Tuesday, June 26, 2007

Where's the Dafoom?

What is up with every child going through a period where they are obsessed with public bathrooms?!? Is it just mine? The weird thing is that I HATE public restrooms and will hold it far longer than I should and go out of my way to stop by home just to go pee. I cannot even fathom the other in a public restroom, so it isn't even worth discussing.

So how is it I have children who have all gone through a period of being obsessed with public bathrooms? Before we go anywhere, I make everyone go pee. If they refuse, I give them the eye, shake my finger in their face and say, "You are not going at the store." And, I mean it.

For Phillip, it was when he was about three. He fell in love with pooping at Home Depot. Every time we walked in that store (and during that time, we were there a lot), he would say, "Mom, I need to go poop." I would redirect him, but he would always whine and wince and I would cave. We would work our way across the store, as for some stupid reason the bathrooms were over by the concrete and no where near the kinds of stuff we were always buying. He would hop on the toilet and squeeze, push, squeeze, fart, and then say, "I'm done."

Samuel, well by the time he was potty trained, I just made Phillip take him in. But, those times were few and far between. I could almost always distract him or talk him out of it. Now there is Andrew. I think I have already written about the time I turned the aisle in Target only to find him standing outside the Family bathroom yelling "I need go pee" with his pants down to his ankles.

Every store we go in, he SCOUTS out, and I mean SCOUTS out the bathroom. Whenever we get near it, he asks "Mom, where's the dafoom?" as if he hasn't already found it. I say I don't know (even though I do) or they don't have one (even though they do). He proves me wrong-quickly. "Mom, there's the dafoom." Oh, there it is...hmmm...interesting.

Last night we were in this fireworks store (yes, we LOVE 4th of July--are you kidding? Four boys? We blow up everything). He sees this door that he cannot figure out where it leads to (obviously not an emergency exit). "Mom, what's that?" I said I didn't know. "A dafoom?" No, I tell him, they don't have a bathroom. Well, he says, "But, I need go pee." Well, sorry I tell him, no bathroom. "Mom, its a dafoom." No! I insist, it isn't. Now look at this cool bomb thingy. "Mom," I return his call with the look and he says "I just have feu wait to get home." Yes, you just have feu wait for da dafoom until we get home.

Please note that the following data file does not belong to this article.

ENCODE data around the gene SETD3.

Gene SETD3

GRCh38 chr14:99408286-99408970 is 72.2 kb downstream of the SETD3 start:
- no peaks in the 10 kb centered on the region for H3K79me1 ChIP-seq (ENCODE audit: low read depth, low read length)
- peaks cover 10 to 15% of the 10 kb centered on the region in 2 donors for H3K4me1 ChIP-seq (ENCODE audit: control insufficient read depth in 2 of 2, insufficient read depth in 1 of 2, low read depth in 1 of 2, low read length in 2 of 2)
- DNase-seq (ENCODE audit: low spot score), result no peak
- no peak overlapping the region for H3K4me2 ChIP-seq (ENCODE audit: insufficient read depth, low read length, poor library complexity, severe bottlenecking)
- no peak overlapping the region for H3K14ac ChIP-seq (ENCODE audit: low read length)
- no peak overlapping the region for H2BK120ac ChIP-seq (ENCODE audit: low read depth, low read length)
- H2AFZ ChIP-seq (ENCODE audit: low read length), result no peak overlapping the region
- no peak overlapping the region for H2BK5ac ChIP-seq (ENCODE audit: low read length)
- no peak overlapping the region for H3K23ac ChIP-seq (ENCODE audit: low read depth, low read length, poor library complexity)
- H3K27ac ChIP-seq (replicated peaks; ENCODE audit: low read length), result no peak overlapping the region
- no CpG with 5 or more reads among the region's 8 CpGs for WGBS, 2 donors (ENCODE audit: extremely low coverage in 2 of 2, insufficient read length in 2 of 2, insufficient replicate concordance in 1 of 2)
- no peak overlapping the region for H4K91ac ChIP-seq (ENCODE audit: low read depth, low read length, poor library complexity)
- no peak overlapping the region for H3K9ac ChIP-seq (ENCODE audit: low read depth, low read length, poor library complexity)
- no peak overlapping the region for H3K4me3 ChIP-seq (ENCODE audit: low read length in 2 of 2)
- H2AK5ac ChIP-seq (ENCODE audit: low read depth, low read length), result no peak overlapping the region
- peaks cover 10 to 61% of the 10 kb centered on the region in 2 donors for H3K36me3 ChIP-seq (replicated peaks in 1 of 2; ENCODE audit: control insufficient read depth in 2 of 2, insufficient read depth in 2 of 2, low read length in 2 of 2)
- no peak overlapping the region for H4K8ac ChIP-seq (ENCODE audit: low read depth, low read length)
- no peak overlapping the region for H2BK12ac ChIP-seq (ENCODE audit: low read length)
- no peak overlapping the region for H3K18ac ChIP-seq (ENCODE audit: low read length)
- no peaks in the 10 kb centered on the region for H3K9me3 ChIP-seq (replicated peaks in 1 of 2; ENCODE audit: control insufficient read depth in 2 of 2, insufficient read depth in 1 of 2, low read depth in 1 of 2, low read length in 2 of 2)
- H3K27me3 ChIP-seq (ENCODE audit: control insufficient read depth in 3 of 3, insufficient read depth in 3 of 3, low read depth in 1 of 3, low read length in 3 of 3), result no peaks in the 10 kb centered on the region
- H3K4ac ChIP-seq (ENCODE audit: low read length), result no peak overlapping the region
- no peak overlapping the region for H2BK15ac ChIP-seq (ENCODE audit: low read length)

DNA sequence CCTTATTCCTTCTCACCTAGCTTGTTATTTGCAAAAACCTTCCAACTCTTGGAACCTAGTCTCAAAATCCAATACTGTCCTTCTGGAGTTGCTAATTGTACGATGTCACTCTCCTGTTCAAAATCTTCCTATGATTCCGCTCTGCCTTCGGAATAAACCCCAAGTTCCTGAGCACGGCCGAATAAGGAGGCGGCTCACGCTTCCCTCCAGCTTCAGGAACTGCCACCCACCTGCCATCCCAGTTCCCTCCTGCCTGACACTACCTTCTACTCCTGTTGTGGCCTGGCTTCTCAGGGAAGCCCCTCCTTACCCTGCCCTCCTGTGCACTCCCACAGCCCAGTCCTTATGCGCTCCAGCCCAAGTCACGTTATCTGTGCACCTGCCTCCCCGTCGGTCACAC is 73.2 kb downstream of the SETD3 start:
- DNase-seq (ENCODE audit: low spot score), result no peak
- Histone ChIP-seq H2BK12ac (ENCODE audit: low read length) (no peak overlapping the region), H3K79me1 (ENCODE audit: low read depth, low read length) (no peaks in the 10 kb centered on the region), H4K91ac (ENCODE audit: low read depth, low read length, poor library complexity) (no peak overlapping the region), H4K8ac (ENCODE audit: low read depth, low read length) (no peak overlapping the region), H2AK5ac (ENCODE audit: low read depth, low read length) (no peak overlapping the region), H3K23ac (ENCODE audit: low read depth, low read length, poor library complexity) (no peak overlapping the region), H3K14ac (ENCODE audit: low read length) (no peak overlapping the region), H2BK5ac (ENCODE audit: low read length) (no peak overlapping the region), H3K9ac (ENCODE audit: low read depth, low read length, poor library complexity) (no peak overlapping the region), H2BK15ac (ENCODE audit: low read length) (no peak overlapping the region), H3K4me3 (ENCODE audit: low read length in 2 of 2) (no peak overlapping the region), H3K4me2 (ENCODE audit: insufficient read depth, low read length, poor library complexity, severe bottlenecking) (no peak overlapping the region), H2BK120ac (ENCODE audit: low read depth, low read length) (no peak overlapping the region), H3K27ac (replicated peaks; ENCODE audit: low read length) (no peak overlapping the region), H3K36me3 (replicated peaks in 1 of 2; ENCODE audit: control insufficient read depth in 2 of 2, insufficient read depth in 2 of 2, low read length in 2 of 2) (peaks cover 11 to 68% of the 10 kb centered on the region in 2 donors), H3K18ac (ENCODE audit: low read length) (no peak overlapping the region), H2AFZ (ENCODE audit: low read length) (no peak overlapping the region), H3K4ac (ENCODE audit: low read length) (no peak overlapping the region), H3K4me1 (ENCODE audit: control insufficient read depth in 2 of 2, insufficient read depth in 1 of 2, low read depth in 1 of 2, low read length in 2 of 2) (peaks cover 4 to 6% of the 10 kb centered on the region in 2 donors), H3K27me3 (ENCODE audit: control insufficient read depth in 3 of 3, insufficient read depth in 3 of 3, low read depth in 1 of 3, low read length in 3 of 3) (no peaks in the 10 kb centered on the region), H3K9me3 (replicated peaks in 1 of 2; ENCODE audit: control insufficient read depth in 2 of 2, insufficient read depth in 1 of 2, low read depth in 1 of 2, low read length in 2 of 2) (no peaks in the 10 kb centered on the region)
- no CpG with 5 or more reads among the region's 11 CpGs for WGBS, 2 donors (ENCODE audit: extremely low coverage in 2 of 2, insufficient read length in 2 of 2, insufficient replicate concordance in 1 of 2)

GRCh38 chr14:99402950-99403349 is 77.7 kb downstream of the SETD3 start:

Sunday, June 17, 2007


Our dentist is a pilot and has his own airplane. He has been our dentist for over 12 years and has seen Jeff more times than we would like to remember (due to a puck or two in the mouth during hockey). He keeps promising Jeff he will take him for a ride on his plane as he flies in and out of a small airport not too far from our house.

He called Jeff late last week and told him about a fly-in at that small airport this weekend. I had never heard that term before, but I guess it means tons of pilots fly their planes to this airport, land, shoot the shit and fly away. So, Jeff took the kids up there this weekend to see some planes. He met up with our dentist, who let the boys sit in his plane.

In the course of an hour, Jeff said they saw more than 10 small planes take off and land--no less than 50 yards away on the grass runway. Here are some of my favorite pictures from their adeventure. I was of course, playing tennis.

Dr. Ed showing the boys the controls--Pilots ready for take-off (more pictures on the Web Album)

Good Morning

I have written before about the sometimes unusual nature of our everyday life thanks to my husband's noble occupation. The home of a police officer can be an interesting place. The other morning was no exception.

I switched on the coffee maker at about 5:15am and made my way to my office. I sat down at my desk and looked over at my printer only to be greeted by a mug shot of the most offensive looking middle-aged man.

Mug shots and rap sheets often come across my printer, but to be greeted by one first thing in the morning was less than appealing. And this guy is a real winner. He is a convicted sex offender--child molest none the less. Why was he on my printer, you ask?

Recently, the "new" department came up with a brilliant idea to save the tax payers' money. For you local folks, you know that the city (of which Jeff was) and the county police departments merged in January to form, what the mayor convinced the public would be, a beautiful strong force that would save the city millions of dollars each year.

The merge hasn't gone so well (unless you as the mayor or any of his puppets) and crime has sky rocketed--I assure you the two are not completely unrelated. The latest of their brilliant ideas--assign each officer an individual on the local sex offender registry. Now, instead of spending their time being proactive, the police are babysitters.

The mugshot was Jeff's sex offender. Oh joy. A middle-aged African American man convicted of like 8 counts of child molest and my husband gets to babysit him. He lives in the community (fortunately, not my neighborhood--but maybe yours), despite his conviction and even jail time.

Each police officer gets assigned a sex offender--what a great idea! Do you think? Is this community policing or a total waste of time?

Saturday, June 16, 2007

I Shouldn't be League-le

Well, I can finally say I achieved a big personal goal. I actually made a tennis league this year. Last year, I was so envious of the women playing league matches. I wanted to do that so bad, but there certainly was no invitation extended.